The MIAM’s provider can complete the mediation section of a form for the court. This will state that you have attended the meeting and whether or not mediation is a possibility in your circumstances, now or at some future date.
Who is a MIAM’s provider?
People who carry out MIAM’s meetings are experienced family mediators or lawyers who have undertaken the specialist training to qualify to conduct Mediation Information and Assessment Meetings.
Mediators are highly trained and accredited in conflict resolution. They are excellent listeners and are non-judgmental. Their role is to help the parties come to their own solution; one that all the parties can live with.
Glossary of legal terms
Acknowledgement of service
When a respondent confirms that a divorce or dissolution petition has been received, he/she fills in, signs and sends back the acknowledgement of service to confirm in writing that the petition was received.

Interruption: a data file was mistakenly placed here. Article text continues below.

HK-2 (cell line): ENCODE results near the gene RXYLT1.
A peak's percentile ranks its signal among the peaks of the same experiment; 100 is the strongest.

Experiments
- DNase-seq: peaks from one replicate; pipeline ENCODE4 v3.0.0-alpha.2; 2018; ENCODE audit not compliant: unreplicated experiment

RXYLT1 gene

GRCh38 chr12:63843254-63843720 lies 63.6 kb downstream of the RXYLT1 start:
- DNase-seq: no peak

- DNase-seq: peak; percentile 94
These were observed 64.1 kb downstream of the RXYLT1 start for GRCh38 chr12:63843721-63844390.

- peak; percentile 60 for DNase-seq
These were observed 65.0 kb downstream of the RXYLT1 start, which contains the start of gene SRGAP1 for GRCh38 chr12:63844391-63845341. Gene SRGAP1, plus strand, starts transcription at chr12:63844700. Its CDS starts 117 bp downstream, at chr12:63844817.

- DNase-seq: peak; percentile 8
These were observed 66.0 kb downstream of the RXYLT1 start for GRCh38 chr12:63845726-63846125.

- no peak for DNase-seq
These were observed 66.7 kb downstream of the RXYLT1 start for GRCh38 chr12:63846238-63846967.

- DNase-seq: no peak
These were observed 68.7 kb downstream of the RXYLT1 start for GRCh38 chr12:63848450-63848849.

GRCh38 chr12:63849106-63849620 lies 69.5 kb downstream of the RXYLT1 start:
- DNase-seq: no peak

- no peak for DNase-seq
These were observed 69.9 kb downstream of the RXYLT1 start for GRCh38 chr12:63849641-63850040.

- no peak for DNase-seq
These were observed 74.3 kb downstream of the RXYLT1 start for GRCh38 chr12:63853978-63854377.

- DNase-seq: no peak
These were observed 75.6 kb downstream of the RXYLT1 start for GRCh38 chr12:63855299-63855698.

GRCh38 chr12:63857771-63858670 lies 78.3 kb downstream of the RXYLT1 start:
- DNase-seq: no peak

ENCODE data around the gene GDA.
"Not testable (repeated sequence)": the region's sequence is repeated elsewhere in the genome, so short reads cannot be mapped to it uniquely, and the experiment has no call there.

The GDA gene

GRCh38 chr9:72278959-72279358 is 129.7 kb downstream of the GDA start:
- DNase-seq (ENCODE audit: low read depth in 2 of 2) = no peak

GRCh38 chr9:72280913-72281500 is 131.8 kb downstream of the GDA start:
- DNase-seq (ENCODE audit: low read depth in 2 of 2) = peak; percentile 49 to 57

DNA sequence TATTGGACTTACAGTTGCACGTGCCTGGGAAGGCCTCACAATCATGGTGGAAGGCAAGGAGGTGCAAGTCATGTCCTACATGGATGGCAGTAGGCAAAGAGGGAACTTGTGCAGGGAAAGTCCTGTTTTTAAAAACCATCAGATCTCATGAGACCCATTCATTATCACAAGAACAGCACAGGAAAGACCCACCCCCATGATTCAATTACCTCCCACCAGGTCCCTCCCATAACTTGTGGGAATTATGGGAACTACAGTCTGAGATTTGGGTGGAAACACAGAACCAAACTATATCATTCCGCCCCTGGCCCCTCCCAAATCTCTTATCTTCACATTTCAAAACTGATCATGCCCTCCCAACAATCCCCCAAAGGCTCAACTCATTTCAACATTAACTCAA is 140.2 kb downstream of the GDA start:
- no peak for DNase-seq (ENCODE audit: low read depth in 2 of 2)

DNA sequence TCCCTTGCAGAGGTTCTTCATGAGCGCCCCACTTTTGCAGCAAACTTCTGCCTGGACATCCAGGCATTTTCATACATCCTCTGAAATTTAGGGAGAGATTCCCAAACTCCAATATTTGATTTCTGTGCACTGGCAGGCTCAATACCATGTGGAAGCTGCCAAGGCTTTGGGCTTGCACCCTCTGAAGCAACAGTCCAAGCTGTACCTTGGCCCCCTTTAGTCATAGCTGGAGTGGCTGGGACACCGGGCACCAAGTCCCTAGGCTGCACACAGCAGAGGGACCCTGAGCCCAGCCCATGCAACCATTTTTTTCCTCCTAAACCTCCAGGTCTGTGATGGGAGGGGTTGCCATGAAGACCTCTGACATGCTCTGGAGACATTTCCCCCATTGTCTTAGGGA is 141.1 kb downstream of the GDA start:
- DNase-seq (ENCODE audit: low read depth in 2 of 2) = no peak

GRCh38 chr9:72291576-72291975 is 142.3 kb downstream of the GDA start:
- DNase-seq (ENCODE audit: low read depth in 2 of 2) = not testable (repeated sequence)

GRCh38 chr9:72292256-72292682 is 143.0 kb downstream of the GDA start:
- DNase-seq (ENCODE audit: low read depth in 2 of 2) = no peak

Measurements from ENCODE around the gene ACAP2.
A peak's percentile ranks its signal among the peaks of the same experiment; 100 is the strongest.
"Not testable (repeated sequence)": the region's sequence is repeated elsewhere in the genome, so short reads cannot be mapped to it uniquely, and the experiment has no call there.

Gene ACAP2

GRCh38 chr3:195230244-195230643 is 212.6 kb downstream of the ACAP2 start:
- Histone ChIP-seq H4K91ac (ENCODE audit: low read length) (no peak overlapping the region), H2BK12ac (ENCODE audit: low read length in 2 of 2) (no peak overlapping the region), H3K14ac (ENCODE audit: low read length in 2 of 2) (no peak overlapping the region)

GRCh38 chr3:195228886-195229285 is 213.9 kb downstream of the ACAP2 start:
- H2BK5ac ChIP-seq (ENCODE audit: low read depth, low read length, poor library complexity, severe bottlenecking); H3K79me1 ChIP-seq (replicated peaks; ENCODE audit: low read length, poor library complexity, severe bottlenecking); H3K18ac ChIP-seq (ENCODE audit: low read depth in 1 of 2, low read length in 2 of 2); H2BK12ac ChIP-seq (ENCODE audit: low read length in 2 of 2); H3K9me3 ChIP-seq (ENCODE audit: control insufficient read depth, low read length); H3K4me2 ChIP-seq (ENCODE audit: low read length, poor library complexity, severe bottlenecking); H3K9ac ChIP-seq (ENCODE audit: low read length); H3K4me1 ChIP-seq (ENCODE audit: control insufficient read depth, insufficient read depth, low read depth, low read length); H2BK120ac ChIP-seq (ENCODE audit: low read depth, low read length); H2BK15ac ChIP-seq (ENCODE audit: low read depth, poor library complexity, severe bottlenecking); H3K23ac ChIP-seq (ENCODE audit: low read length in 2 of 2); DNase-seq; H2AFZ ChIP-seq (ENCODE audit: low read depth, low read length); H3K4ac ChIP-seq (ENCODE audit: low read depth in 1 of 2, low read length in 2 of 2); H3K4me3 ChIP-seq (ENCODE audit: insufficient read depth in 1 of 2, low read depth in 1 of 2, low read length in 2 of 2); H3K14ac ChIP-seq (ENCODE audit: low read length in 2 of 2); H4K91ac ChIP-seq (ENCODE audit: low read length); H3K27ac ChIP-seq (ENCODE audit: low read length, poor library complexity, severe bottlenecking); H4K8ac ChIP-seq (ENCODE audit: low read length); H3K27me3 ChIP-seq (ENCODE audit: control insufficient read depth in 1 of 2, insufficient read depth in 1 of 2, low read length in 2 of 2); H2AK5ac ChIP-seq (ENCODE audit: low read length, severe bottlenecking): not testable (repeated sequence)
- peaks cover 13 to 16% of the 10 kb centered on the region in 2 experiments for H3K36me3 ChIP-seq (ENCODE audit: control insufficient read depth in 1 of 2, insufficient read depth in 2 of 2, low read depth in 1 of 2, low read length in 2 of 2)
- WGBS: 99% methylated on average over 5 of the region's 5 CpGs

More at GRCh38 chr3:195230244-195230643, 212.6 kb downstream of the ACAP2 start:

Adjourned sine die
When a court case has no date fixed for it to continue.
Postponing a court hearing.
To take another person’s child into your family and legally raise him or her as your own child.
An order giving parental responsibility for a child to adopters made on their application to the court. The order extinguishes the parental responsibility which any person had for the child immediately before the making of the order.
Sexual intercourse with an individual of the opposite sex other than your spouse.
A barrister or a solicitor representing a party in a hearing before a court.
This is a statement in writing and on oath sworn before a person who has authority to administer it.